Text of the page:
We conservatives love to tout our admiration of the American Founders, their ideas, and their spirit…and deservedly so. However, it’s short sighted to celebrate their focus on Natural Rights, freedom, small government, republican government, etc. and then distance ourselves from some of their other views that underlie the ones mentioned above.
In particular I’m speaking of education.
When Jefferson wrote a letter to explain where he got his ideas for the Declaration of Independence, he quoted thinkers such as Sydney, Locke, and Aristotle. These men should be read, he wrote, as to be thought of as “elementary.” The Declaration itself points to education as a Natural Right when it states that “among these are Life, Liberty and the Pursuit of Happiness.” The term “among” hints that there are more rights out there to be argued for. In order to recognize or at least establish arguments for these other rights, one must be able to put together a logical sequence of claims and reinforcing evidences. These “self evident” truths and Rights are more easily recognized by well honed minds.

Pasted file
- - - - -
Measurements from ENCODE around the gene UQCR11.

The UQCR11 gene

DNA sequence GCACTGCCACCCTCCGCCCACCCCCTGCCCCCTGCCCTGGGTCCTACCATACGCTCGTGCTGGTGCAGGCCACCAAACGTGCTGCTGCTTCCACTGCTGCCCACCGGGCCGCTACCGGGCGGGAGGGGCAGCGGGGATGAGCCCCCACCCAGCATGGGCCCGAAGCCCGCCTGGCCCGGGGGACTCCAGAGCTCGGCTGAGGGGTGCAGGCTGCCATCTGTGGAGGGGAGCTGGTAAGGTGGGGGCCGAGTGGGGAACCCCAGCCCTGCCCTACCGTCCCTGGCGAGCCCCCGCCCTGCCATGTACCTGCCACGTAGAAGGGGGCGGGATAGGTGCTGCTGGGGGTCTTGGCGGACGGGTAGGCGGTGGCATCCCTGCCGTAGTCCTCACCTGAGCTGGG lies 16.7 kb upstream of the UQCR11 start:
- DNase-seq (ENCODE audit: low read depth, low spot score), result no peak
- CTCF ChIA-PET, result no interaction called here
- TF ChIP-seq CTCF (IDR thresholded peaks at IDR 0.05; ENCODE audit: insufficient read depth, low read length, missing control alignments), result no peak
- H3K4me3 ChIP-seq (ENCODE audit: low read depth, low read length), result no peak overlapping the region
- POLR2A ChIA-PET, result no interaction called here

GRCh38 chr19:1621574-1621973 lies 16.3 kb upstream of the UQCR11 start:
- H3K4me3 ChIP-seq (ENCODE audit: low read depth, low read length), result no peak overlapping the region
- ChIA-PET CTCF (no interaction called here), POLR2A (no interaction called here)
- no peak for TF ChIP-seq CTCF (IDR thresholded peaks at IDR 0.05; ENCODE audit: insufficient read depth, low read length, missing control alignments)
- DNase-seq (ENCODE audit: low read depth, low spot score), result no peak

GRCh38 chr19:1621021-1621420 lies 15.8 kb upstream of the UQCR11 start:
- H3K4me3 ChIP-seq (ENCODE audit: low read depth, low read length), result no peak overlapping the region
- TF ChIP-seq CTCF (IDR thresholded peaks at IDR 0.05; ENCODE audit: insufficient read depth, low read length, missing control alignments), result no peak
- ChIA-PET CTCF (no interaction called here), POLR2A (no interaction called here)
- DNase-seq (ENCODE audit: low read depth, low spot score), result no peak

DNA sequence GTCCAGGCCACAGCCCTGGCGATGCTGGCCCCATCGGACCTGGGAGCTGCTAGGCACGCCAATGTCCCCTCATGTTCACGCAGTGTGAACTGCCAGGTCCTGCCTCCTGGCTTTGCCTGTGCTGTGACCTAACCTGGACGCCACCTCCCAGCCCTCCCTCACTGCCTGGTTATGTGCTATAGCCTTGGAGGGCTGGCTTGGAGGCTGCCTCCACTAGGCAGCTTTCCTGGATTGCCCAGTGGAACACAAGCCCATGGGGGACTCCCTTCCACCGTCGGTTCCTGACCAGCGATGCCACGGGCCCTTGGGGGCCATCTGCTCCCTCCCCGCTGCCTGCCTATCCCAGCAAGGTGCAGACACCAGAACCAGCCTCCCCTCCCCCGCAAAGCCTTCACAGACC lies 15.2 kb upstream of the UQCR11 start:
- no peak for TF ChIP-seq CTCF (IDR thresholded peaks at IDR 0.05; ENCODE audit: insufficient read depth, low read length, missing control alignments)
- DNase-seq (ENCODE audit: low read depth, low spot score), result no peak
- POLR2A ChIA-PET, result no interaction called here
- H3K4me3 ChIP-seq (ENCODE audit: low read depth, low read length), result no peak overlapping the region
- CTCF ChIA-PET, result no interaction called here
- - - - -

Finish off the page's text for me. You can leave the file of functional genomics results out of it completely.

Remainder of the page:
Further, the Northwest Ordinance mentions in Article III that “Religion, morality, and knowledge, being necessary to good government and the happiness of mankind, schools and the means of education shall forever be encouraged.” A well structured and, one can assume, funded education system leads to the happiness of all people and as a check against the overreaching arm of government. Education is a counter balance to government as well as an important component in the “Pursuit of Happiness” that is mentioned in the Declaration of Independence.
Liberty, rights, and good republican government rely on well educated people. The American Founders thought highly of learning and “the means of education” and the funding thereof. Any who claim them as their political antecedents should as well.